Letters to the Editor: On pets killed by speeding, the words of President Trump, and more

Why are Florida Republicans in Congress silent about treatment of Lt. Col. Alexander Vindman?

Editor, The Beacon:

Since when is government retaliation allowed in the United States of America? Both of the brothers Vindman are escorted from the White House and Sen. Rubio, Rep. Waltz and Sen. Scott do not say a word?

A draft-dodging, lying, traitorous man like Donnie Trump gets to have a decorated colonel who served this country reassigned for testifying to a wrong that happened?

I am sickened to death by this whining baby man in our White House, and this is just the beginning of his revenge. My elected officials are all sitting on their behinds and are not doing a freaking thing about it! I wonder how they feel about losing their manhood?

Sens. Rubio and Scott and Rep. Waltz do not have an ounce of courage, and not one of them loves this country like Vindman, who still carries shrapnel in his body from his service to this country!

I cannot wait to vote every single one of my elected officials out of office. History is going to remember their hypocritical behavior, and history will not be kind.

Terry Commean



City of DeLand: Fix Stone Street speeding problem

Editor, The Beacon:

This is the second time I am relaying this message to DeLand of the speeding happening on Stone Street. Since there has been no action or response, I now have lost my best friend, my fantastic, beautiful and most amazing cat, to a speeding car.

We as neighbors have talked, and I was shocked that there have been more than eight pets — cats and dogs — who are part of our family and the local community, loved as much as any person, possibly even more, that have been killed in the past four years on Stone Street.

I have been heartbroken and too sad for the past three months to take any action because of this death until today, after I talked with the neighbors.

I am beyond upset that people with the city who have been told and could do something, just don’t. By the lack of attention to our requests over the years, I place partial blame on the city.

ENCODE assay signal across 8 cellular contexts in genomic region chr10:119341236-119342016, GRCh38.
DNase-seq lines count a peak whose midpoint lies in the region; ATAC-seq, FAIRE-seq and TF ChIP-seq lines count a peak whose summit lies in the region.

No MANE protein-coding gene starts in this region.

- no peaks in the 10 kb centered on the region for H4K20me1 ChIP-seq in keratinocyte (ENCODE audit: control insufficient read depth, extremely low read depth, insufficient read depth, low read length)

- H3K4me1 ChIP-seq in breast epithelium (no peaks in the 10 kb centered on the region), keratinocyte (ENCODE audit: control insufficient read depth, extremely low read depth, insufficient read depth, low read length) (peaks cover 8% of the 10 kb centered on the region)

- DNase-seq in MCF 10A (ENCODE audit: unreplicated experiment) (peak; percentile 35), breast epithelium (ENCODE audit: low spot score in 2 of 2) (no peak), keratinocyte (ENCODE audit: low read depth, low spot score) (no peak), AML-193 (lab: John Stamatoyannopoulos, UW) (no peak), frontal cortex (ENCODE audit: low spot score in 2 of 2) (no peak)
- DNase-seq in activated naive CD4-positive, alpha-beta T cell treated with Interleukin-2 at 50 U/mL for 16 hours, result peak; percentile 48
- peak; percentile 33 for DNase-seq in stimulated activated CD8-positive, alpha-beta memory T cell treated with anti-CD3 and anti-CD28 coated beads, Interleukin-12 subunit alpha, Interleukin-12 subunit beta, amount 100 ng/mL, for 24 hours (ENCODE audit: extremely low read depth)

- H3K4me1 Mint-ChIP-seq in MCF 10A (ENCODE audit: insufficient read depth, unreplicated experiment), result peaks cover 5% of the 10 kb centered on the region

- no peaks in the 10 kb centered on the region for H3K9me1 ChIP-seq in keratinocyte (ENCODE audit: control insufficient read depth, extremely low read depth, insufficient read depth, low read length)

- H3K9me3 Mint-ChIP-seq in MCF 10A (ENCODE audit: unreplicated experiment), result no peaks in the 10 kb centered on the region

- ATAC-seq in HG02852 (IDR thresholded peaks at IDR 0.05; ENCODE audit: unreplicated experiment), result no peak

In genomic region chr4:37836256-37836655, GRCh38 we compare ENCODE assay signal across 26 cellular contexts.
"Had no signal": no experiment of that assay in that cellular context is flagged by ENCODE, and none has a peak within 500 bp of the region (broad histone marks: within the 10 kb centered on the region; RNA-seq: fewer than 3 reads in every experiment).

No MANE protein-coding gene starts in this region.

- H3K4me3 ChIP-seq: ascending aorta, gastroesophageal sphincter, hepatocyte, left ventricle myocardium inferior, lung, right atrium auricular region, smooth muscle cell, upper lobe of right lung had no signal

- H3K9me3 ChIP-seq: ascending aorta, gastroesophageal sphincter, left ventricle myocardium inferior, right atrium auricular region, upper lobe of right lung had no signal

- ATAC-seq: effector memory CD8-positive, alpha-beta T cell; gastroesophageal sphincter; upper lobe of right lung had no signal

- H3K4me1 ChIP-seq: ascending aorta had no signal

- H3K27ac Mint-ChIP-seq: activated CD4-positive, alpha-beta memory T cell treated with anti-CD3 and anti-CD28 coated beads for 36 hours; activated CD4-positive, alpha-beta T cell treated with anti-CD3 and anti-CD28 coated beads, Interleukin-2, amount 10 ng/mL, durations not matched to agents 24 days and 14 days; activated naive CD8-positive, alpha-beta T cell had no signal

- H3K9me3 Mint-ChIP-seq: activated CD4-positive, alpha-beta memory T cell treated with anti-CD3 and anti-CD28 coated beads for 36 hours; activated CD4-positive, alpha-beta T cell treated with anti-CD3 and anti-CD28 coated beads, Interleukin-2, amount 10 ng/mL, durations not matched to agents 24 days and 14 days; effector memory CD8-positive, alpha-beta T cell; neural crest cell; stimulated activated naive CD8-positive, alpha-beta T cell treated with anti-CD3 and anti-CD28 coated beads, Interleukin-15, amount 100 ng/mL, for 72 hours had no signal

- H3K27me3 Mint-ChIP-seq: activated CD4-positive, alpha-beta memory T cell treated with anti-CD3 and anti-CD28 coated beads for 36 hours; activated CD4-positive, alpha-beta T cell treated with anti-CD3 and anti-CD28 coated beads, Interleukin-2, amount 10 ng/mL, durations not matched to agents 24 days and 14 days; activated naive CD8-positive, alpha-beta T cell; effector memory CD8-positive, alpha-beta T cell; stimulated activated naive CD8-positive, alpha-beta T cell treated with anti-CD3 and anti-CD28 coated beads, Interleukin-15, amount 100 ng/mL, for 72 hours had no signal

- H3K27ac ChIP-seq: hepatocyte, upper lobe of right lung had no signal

My cat, Kane Cue, was killed, which I considered murder by a hit-and-run. The worst part of all this, and a slap in the face, is that the DeLand City Commission has been told about the speeders on Stone Street between West New York and Plymouth avenues at a few of the city meetings. The response is out of touch with reality, and I’m worried about their state of mind or lack of concern for us as citizens.

This is what they said in a roundabout way: There must be at least two fatalities before they consider putting more stop signs or police in the area. Two deaths! That is two too many.

If you consider that they are aware of this situation, I would say that we should hold them partly responsible for any other deaths in the area, even our pet friends. I have seen three cats dead on Stone this year.

To say it another way, anyone who has the power in this city to change this and makes a ridiculous statement as if two deaths get attention — well, there have been more than eight and, if they do not consider a cat or dog killed on our road of importance, I say let’s have their animal play in our yards for a few days and see what happens. This is a real situation, and I am very upset about the non-action of the city that is very aware of this situation of speeding on Stone Street.

The reality of this situation: Some nights, people will be driving at at least 70 mph and even sometimes racing two side by side, which is totally uncalled for. I am not sure what kind of person says that as residents you can make that choice yourself.

The City Commission should be advised that if any of our kids or family are killed, we will not say, “We have to wait for one more death, then I’m sure the city will take the speeding on our street seriously.” Be real.

Chris Hanse



In response to the open letter to President Trump

Dear Sir,

Thank you so very much for your impassioned letter in The Beacon newspaper, which we received today in the mail. We agree with the sentiments you expressed regarding the proper and judicious use of language — particularly by those in positions of authority, where these leaders could be considered “role models.”

I am a retired FL English/language-arts teacher, and one of the things I tried for 20 years to stress with my students is that language matters! How one expresses himself/herself matters tremendously! Oftentimes students only have one opportunity to make a good impression, and if their language is inappropriate, it could cost them a job, a scholarship, a relationship or so much more.

Words are everything — and should be used wisely!

Mrs. Jo Ann Nahirny

Lt. Col. Michael Nahirny U.S. Army Reserve (retired)